Studies have shown unemployment can have a negative impact on a job seeker's physical and mental health. Those who experience prolonged periods of joblessness are more likely to report psychological impacts such as depression, anxiety and low self-esteem.

The mental and financial stress of long-term unemployment can have a lasting impact on job seekers, their families and their communities.

In Davenport, Iowa, 49-year-old Karin Slyter lost her clerical job at a law firm in April. In the months since, she says she applied to at least 70 jobs through the jobs site Indeed, which resulted in just two or three interviews.

Slyter, who has two teenage kids and whose husband is still employed as a transportation worker, says the family has struggled with food security, utility bills and their car payment since the pandemic set in. Without the federal $600 weekly enhancement, Slyter received just $200 per week in unemployment benefits.

After six months of turning up empty, Slyter connected with a former colleague who got her a job working the front desk at another law firm nearby. She started her new role Nov. 9 and will receive her first paycheck Nov. 20. She says her first priority will be to make up for the family's missed car payments, otherwise they might lose their vehicle altogether. Slyter's family has completely depleted their savings in order to make ends meet on a reduced income these past few months.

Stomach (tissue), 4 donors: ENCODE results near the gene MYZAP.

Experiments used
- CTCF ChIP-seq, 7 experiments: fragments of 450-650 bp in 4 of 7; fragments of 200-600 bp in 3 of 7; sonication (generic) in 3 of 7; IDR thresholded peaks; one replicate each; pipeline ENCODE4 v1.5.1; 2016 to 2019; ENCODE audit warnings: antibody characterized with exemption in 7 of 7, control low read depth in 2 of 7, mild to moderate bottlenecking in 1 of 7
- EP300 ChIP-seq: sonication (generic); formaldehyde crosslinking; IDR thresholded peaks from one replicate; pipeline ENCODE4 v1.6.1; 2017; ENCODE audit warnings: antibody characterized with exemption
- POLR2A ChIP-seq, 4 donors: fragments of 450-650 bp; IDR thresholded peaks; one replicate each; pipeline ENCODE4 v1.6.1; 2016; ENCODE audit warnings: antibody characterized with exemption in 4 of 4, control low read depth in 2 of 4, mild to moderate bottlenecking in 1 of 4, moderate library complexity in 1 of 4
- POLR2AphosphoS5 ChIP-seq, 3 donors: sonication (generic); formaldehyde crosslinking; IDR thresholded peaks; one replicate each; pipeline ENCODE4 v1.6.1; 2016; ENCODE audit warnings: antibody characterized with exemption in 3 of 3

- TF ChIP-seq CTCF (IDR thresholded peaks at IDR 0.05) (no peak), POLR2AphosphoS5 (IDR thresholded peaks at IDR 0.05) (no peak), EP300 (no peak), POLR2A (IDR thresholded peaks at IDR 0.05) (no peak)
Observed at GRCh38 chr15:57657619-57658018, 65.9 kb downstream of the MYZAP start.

"We have a lot to catch up on. It's going to be touch and go," Slyter says. Still, she considers her family lucky: "It's been hard, but other people have it even worse. I know that. People are losing everything."

Experts warn the impact of the coronavirus pandemic will persist for years to come, including around issues such as child care, health care, housing security and racial equality. President-elect Joe Biden's campaign included a plan for more coronavirus stimulus relief, including enhanced unemployment, money for small businesses and additional $1,200 stimulus checks.

Currently, negotiations for a new pandemic relief package have remained at a standstill for months, though experts suggest recent election results and vaccine news could change prospects for renewed discussions.